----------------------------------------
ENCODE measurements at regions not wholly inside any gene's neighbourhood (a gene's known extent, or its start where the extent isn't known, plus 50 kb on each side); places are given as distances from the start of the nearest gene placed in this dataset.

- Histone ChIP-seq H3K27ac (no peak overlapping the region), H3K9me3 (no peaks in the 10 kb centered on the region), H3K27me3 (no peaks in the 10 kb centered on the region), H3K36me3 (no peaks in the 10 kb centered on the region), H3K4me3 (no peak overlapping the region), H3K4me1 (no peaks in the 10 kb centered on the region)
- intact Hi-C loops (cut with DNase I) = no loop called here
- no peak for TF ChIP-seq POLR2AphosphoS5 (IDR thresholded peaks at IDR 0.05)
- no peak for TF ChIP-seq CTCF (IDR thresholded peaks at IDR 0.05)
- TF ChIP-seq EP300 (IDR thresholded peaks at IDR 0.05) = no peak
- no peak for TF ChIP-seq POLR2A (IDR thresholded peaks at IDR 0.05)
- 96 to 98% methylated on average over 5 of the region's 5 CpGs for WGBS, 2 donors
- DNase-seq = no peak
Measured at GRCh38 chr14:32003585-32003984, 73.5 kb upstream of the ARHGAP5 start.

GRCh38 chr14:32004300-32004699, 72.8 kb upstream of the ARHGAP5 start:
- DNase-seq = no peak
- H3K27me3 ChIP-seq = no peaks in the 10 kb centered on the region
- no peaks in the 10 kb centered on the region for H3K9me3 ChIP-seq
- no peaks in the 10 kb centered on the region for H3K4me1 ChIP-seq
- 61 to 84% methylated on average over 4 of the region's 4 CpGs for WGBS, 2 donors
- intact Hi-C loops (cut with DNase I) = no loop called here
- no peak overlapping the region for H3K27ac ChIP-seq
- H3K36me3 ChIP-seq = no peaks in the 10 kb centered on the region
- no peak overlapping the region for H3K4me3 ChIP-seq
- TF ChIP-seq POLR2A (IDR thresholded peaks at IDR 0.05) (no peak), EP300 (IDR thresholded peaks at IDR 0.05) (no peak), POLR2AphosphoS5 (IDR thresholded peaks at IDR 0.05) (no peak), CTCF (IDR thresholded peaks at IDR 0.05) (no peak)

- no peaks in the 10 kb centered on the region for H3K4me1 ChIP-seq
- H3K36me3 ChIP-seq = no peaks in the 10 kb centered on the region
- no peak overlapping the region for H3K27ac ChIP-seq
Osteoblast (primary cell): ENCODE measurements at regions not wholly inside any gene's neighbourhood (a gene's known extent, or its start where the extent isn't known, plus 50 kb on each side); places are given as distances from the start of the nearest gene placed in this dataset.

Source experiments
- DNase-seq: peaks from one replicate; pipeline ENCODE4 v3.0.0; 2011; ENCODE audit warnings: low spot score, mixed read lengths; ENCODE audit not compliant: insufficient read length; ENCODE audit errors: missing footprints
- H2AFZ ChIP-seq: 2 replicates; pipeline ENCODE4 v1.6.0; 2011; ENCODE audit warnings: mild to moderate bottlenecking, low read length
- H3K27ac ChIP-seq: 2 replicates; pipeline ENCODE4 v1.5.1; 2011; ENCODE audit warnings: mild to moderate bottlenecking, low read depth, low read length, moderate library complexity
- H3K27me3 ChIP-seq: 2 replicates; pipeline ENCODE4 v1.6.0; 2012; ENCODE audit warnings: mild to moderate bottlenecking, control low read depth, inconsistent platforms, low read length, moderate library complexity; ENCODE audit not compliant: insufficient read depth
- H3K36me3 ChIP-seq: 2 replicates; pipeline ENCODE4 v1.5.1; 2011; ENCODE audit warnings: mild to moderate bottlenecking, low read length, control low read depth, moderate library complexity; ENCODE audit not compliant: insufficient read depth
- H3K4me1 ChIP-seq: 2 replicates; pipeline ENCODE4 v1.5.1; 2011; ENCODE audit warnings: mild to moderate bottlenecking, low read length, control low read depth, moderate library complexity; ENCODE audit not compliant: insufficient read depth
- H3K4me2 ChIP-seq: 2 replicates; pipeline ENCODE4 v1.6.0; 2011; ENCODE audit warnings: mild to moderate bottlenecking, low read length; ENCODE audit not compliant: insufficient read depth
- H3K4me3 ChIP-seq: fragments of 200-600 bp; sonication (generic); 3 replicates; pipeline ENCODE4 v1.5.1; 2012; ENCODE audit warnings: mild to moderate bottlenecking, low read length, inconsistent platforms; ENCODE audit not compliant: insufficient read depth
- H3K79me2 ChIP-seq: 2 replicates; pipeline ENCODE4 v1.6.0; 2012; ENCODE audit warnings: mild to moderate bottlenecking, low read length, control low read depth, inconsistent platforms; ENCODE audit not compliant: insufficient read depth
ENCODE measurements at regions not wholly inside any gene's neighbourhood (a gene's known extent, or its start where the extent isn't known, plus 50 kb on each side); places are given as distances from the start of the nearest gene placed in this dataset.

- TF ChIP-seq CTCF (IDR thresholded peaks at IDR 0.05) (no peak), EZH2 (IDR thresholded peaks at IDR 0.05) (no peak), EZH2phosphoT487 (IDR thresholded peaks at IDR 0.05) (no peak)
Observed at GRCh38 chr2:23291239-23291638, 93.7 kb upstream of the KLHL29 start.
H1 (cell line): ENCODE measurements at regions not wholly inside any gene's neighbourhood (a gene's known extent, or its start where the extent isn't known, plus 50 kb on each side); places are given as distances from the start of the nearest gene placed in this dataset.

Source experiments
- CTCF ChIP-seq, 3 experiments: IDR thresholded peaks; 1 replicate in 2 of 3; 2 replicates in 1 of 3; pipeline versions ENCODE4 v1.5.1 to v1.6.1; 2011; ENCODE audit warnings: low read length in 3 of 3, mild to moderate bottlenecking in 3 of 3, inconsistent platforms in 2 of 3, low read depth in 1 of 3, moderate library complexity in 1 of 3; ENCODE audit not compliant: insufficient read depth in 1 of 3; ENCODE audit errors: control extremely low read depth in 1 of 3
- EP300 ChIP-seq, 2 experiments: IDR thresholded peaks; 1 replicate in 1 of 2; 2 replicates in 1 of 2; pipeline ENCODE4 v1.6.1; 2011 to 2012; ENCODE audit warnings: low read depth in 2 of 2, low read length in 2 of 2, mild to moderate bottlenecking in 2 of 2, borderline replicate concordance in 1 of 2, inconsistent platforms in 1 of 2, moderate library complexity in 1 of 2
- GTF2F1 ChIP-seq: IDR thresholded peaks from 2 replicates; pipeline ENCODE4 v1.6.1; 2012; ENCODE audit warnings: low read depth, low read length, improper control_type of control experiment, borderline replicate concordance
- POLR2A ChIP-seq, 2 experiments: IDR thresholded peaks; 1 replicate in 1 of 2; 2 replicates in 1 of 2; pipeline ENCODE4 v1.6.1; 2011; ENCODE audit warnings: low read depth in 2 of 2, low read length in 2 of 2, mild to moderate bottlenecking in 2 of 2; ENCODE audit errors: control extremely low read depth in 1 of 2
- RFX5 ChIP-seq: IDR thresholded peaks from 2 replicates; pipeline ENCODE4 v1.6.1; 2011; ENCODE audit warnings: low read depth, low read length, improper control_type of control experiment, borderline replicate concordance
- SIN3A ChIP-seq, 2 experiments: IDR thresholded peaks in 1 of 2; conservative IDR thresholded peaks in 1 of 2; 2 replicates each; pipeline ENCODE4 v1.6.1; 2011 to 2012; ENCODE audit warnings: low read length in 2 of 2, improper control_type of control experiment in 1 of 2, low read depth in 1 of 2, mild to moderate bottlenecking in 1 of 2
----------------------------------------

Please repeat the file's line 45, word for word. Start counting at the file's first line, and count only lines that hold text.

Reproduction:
- RFX5 ChIP-seq: IDR thresholded peaks from 2 replicates; pipeline ENCODE4 v1.6.1; 2011; ENCODE audit warnings: low read depth, low read length, improper control_type of control experiment, borderline replicate concordance